The Fascinating Story of Ronald Read

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Never met the guy, but I wish I had. I first heard of Ronald Read a few days ago in a Wall Street Journal article. Mr. Read was an army mechanic, gas station attendant, and part-time janitor in Vermont who died recently. His death would probably have been as quiet as his life had he not left behind a portfolio worth more than $8 million.

According to this story on CNN, this unassuming man didn’t appear to have any high-paying jobs, and built this fortune by living a life of frugality and disciplined investing. When he died, he left the bulk of his estate to a local hospital and a library. Pretty cool, right?

It’s difficult to reconstruct the exact path to the building of his wealth, but from what we can tell, he followed some simple and timeless principles of investing that sometimes even professionals forget. Not only that, some professionals use complicated math and models to try to disprove them. Anecdotal as this example might be, we thought it would be helpful to list these out:

1. Dividend reinvesting and dollar cost averaging

Mr. Read appears to have looked for companies that had a history of paying dividends, a common indicator that they were generating cash, and reinvested the dividends religiously. While this is not the only way to select great companies, following this discipline likely contributed to him being able to consistently compound his returns and average out costs over time.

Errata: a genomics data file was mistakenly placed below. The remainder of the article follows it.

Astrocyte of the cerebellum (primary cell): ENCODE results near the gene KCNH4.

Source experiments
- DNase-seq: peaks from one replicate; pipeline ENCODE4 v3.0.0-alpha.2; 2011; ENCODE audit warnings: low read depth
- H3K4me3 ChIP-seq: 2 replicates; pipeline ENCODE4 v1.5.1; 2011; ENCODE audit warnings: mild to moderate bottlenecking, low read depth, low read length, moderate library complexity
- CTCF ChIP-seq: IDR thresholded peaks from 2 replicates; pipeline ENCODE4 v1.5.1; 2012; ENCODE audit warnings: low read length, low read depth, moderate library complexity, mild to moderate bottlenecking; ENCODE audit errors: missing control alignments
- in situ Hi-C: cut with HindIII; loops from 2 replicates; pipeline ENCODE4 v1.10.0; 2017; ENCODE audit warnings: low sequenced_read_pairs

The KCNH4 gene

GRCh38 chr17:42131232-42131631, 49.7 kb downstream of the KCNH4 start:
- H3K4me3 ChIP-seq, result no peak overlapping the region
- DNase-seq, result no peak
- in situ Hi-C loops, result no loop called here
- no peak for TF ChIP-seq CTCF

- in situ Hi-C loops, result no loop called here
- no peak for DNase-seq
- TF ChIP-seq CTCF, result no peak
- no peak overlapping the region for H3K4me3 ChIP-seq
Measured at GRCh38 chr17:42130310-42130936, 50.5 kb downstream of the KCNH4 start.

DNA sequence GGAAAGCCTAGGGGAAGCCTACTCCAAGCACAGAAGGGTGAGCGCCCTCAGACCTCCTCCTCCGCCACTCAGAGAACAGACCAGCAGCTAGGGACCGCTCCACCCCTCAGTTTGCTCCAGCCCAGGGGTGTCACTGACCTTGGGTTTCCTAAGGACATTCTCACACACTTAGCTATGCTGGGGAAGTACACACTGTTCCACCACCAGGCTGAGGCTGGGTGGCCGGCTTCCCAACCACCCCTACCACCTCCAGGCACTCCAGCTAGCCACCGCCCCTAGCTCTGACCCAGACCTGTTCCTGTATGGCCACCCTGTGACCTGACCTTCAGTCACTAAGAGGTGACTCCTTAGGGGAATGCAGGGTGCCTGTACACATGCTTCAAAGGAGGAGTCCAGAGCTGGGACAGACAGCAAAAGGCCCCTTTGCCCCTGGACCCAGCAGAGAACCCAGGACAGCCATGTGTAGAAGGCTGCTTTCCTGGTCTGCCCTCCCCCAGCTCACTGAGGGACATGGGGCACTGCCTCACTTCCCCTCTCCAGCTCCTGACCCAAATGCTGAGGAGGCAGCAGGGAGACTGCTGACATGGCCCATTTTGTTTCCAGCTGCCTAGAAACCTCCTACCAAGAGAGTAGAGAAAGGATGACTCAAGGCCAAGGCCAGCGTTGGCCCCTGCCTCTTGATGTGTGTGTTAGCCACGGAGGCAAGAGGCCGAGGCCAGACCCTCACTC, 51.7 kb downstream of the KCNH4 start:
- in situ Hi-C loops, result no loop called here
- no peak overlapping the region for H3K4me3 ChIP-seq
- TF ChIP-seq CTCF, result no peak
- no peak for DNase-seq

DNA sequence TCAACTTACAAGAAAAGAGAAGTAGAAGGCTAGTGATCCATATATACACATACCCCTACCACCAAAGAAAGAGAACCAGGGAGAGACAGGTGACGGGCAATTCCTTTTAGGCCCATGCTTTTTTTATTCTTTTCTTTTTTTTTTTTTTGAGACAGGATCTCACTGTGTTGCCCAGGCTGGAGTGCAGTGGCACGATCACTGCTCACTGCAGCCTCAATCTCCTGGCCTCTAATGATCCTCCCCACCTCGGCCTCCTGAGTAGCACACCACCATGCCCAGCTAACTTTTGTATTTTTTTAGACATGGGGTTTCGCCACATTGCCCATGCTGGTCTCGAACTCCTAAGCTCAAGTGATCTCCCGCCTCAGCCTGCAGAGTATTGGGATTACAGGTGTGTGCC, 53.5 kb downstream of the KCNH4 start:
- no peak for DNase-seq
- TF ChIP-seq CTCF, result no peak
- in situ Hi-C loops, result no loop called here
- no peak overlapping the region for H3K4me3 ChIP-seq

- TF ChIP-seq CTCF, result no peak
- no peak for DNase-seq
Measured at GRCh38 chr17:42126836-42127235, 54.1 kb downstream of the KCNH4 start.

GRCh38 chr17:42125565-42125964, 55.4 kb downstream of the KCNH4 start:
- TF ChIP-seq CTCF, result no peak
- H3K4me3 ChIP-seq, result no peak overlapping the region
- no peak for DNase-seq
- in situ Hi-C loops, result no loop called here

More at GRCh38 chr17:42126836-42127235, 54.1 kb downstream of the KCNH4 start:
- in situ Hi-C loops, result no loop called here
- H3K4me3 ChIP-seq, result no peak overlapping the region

2. Understanding his investments and holding stocks for the long term

He was pretty tight with the buck and as such was very aware of trading costs. In fact he went to great lengths to reduce his costs, purchasing stocks directly from the transfer agent and bypassing the broker whenever he could. This also meant that he would only buy a stock after he had researched it out and was satisfied that he wanted to have it in his portfolio for the long-term.

3. Staying in the game

Not all of his investments were profitable. Even the most successful investors will have duds in their portfolio (for instance, he held Lehman Brothers). But they learn from their mistakes and stay the course. This, he did as well.

4. Making money with boring investments

If you look at the top holdings in his portfolio, you don’t see any high falutin tech companies. All of his investments appear to be solid, boring, mainstream companies that have understandable, long-term value propositions and a history of growth and value creation.

5. Doing his own research, but also taking advice from other people

Finally, he didn’t appear to be a savant sitting in isolation atop a mountain. He was an everyday man who talked to people about stocks, and even had a financial advisor who he would consult from time to time. By all accounts, he appears to have been an independent and intelligent man who knew what he was doing, and did it with discipline and focus.

So, can we all be like Ronald Read?

Well, it’s impossible to guarantee anything and an $8 million portfolio is a tall order, but we think that the best shot at being like him and hoping to have a portfolio like his is to take charge of it ourselves. And to do that, it is important to learn the principles of investing like him. A great way to start? Warren Buffet’s top choice is: The Intelligent Investor: The Definitive Book on Value Investing. A Book of Practical Counsel (Revised Edition) (Collins Business Essentials) by Benjamin Graham et al. Link: http://amzn.com/0060555661

We agree.

Pavan Muzumdar, CFA